Geraldine Sundstrom, a managing director at PIMCO and portfolio manager who focuses on asset allocation strategies, keeps getting the same question from clients: “When is a recession going to come?”
At the 72nd CFA Institute Annual Conference, hosted by CFA Society of the UK, Sundstrom argued that we aren’t at the end of the economic cycle yet. As she sees it, we are late in the economic cycle, and she explained how investors can position their portfolios to take advantage of late-cycle growth while protecting against the risk of a recession.
What Keeps Us Up at Night
Sundstrom reviewed the usual culprits that could push the economy into recession, such as an overkill of monetary policy, oil shocks, an overheating economy, excess investment, or over-consumption. From her perspective, none of them seem likely to occur. “There is only one thing that keeps us up at night and could topple the economy into a big recession and that is a trade war,” Sundstrom said.
Sundstrom explained that there is a dichotomy in the markets that could explain the dynamics of fixed-income and equity prices. On one side are the “skeptics” in bond markets, pointing to signs that the global economy and trade are slowing; they believe that a trade war will tip us into recession. On the other side are the “believers” in equity markets, saying that the slowdown is behind us now that the U.S. Federal Reserve has removed its foot from the brake and China is using both monetary and fiscal stimulus to boost growth.
“There is a reason for views on both sides that are not necessarily wrong and they ebb and flow around the trade war and the risk of a possible recession,” Sundstrom said.
Sundstrom likened current trade tensions to a Cold War where discussions simmer and get hot or cold for a while. Neither country stands to gain from letting things boil over.
“In a Cold War situation, where you have two giant superpowers — the U.S. and China — who are both competing for economic, technological or digital supremacy, neither of these two athletes can afford to be sick or fall behind… or let the gap become too large,” she said.
Sundstrom explained that “Cold wars are very scary because there is an element of ‘mutually-assured destruction.’ But we know from game theory, these are some of the most stable systems because as soon as there’s a bit of weakness, all the power goes into trying to fill the gap or to giving a shot of adrenaline into this big competitor.”
“When you have the top two elite fighting for supremacy,” she said, “this is when records break and you have technological advances.”
Late Cycle Investing
Even though Sundstrom does not believe a recession is around the corner, she is increasing the overall quality of the positions in her portfolio to prepare for one down the road. “What quality means to us for countries and companies is that they have room to maneuver and to navigate higher volatility and potential adversity,” she said.
In fixed income, Sundstrom currently invests in securitized credits with collateral such as seasoned non-agency mortgages or short-dated AAA CLOs in Europe where she thinks the risk premium is too elevated.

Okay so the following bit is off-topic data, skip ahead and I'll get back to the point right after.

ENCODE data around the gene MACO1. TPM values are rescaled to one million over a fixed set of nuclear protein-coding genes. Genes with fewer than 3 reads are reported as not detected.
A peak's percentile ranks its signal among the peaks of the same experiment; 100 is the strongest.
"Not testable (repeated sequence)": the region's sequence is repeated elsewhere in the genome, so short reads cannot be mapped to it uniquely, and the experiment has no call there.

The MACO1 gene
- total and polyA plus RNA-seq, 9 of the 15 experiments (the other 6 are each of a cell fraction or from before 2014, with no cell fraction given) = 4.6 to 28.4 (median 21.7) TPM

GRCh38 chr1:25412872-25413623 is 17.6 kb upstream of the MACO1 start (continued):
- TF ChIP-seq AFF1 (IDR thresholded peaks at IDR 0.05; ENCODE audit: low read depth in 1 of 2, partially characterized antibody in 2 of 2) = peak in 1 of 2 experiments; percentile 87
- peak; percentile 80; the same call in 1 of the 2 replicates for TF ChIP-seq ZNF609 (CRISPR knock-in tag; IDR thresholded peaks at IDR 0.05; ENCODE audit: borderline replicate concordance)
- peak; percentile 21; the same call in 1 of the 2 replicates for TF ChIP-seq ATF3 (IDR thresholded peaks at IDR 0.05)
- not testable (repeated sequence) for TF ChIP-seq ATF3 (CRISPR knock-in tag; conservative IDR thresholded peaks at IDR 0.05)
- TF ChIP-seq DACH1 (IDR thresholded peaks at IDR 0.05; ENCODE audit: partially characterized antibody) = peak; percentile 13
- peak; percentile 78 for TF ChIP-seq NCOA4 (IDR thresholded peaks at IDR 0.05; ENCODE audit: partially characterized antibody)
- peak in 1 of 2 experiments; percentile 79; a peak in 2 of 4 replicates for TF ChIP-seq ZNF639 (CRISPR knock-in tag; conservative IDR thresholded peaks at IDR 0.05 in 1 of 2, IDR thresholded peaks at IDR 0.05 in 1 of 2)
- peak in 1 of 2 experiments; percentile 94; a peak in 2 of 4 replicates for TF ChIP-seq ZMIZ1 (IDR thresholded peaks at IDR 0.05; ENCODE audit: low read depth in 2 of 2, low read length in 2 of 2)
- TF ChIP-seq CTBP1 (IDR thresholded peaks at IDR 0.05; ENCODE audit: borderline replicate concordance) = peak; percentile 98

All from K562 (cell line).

Sundstrom also recommended overweighting investment-grade corporate bonds and, if investing in high yield, not going too far along in terms of ratings or or timing where you don’t have visibility of cash flows. “If you can combine a strong country/region with a strong credit within the region, you double your chances of being able to navigate rough waters,” she said.
For equities, Sundstrom likes companies in the U.S. and Japan that have a lot of cash on their balance sheets. She also prefers companies with strong business models, and she said that companies in Japan were especially underappreciated in this regard.
“We used to say companies with too much cash was a negative attribute,” she said. “But now, when you move to late cycle, you want to own companies that can buy back shares when prices become too low or maintain the dividends even with a downturn in their business cycle.”
Overall, Sundstrom recommended investing in high-quality equites, but she warned investors about factor drift, particularly migration among value, growth and quality factors, at this stage of the cycle. She also encouraged investors to make adjustments for the fact that we are in a disrupted world where quality is becoming more concentrated in certain sectors.
“The economic cycle is getting old and being dynamic is going to be key,” Sundstrom said. She recommended that investors keep emerging markets in mind, particularly China and Asia, where the maneuverability and quality factors are high.
Sundstrom also recommended taking advantage of episodic spikes in volatility. Her examples included going long (or short) emerging (or developed) market currencies to generate carry, or selling puts and buying calls to create asymmetric payout structures when equity markets are most fearful.
“When midnight strikes and Cinderella’s carriage turns into a big pumpkin, you’re going to have to do something. One way that you can help yourself better navigate the ‘recession moment’ is by investing in quality,” she advised.
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All posts are the opinion of the author. As such, they should not be construed as investment advice, nor do the opinions expressed necessarily reflect the views of CFA Institute or the author’s employer.
Image courtesy of Neil Walker